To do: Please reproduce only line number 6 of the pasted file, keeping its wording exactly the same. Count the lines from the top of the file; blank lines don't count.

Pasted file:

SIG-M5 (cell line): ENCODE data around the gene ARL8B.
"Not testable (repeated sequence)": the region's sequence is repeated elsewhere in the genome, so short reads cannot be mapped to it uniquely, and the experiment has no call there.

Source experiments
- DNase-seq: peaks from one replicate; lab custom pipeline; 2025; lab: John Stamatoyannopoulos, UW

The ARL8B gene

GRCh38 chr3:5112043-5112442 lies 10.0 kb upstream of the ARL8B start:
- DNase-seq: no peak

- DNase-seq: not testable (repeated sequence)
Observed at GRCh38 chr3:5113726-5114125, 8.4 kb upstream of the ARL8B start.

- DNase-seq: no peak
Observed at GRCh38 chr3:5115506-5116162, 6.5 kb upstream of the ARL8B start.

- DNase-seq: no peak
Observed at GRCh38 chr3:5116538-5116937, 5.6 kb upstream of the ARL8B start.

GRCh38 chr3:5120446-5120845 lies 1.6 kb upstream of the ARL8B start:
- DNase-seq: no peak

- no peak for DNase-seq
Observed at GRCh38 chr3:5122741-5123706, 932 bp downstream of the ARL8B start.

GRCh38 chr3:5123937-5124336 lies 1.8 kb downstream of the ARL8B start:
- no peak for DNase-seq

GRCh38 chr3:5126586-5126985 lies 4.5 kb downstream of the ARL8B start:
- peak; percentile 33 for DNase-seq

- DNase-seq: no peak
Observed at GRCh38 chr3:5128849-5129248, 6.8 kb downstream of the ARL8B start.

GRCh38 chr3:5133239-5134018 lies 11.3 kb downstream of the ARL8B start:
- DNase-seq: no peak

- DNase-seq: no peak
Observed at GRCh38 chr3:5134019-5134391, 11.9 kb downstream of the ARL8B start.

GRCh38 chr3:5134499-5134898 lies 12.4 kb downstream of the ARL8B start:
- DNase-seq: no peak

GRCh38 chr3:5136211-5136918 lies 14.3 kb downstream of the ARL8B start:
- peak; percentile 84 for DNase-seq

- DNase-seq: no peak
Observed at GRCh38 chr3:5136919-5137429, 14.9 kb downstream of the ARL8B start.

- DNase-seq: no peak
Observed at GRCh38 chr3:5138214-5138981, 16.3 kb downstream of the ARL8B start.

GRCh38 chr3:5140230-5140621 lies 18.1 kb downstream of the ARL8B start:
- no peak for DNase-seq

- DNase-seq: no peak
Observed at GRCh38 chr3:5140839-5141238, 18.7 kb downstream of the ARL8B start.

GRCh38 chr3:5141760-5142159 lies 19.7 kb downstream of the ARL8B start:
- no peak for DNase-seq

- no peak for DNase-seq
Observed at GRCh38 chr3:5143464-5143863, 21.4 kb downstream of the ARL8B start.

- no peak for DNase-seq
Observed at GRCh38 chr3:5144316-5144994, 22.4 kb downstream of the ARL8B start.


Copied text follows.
GRCh38 chr3:5112043-5112442 lies 10.0 kb upstream of the ARL8B start: